The Department for Environment, Food and Rural Affairs (Defra) and the Department of Energy and Climate Change (DECC) have released their respective plans for UK energy and environmental policy for the next five years.
The latest plans, released on Friday, outline how both the DECC and Defra will allocate the spending of their 2015/2016 annual budgets of £3.3 bn and £2bn respectively.
Defra said in the plan that its vision is to “unleash the economic potential of food and farming, nature and the countryside, champion the environment and provide security against floods, animal and plant diseases and other hazards”.
In order to implement this vison, the department has announced a comprehensive 25-year plan for the Natural Capital Committee due later this year; and the life of that Committee being extended to at least 2020.
On flooding, Defra has said that it will invest £2.3bn by 2021 – a real terms increase from the last parliament when they spent £1.7bn over the past five years. This increase in funding will be used to better protect more than 300,000 homes and help those effected by flooding.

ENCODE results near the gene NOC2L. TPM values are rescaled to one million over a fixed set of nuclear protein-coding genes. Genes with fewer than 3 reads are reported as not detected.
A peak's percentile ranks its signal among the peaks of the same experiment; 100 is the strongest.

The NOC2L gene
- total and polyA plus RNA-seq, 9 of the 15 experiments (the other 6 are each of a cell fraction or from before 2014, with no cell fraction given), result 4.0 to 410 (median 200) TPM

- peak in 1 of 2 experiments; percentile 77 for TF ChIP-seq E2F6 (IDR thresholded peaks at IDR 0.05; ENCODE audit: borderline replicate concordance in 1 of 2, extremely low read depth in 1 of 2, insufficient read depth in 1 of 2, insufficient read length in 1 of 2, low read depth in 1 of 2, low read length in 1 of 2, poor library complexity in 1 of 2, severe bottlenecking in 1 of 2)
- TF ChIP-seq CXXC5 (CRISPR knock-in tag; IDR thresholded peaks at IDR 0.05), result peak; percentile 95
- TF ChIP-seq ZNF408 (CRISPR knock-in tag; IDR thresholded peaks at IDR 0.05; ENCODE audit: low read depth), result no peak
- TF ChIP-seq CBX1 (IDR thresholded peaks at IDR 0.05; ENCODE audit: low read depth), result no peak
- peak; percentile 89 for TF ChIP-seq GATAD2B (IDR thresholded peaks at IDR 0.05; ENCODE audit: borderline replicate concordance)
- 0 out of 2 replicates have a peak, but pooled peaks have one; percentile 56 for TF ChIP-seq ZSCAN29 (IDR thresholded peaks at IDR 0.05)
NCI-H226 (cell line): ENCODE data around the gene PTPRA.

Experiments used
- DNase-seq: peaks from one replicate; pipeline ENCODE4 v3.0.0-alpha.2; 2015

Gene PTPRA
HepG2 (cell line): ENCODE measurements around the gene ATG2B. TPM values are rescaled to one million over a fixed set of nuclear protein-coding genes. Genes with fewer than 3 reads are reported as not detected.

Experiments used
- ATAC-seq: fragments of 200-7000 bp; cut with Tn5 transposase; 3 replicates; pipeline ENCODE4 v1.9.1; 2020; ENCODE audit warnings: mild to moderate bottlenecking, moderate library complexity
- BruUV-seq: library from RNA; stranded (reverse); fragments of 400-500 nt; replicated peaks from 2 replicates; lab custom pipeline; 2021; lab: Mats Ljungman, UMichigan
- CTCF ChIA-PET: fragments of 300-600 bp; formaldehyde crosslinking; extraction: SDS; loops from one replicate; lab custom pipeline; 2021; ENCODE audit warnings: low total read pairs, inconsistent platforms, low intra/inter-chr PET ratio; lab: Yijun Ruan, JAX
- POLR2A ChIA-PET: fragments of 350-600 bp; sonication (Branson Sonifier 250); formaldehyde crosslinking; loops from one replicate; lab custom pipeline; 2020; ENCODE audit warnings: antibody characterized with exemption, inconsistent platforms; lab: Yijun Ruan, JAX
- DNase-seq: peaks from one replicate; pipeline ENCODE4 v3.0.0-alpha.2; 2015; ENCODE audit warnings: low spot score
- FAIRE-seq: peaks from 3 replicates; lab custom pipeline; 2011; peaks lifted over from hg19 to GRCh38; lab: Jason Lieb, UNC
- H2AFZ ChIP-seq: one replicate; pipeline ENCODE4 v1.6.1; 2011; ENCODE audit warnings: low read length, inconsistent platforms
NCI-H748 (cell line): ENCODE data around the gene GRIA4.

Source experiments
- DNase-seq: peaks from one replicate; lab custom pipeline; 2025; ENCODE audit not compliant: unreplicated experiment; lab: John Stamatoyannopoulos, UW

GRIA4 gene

Defra also confirmed that it will plant a further 11 million trees will spend £3bn under the Common Agricultural Policy to enhance England’s countryside. There will also be further investment of £100m to remediate contaminated land and restore important peatland habitats.
The DECC says in its plan that it aims to “deliver an energy infrastructure fit for the 21st Century. This means energy which is both cheap and clean.” The department says that it will be pushing for ambitious international action on climate change to “safeguard our long-term economic and national security.”
DECC says that further action is needed across the economy – on transport, heat, agriculture, buildings, industry and waste – in order to meet Carbon Budgets. Decarbonising heat supplies is a key challenge according to the DECC. To combat this the Department says it will be providing more than £300m of funding for local heat infrastructure over the next five years, and increasing funding for the Renewable Heat Incentive (RHI) to £1.15bn by 2020 to 2021.
On an international level the DECC will continue to help the world’s poorest countries adapt to climate change by providing £2bn of the UK’s £5.8bn between 2016 and 2021. The DECC says that it will continue working with the EU to ensure the ongoing development of the Energy Union.
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Photo Credit: Hernán Piñera from Flickr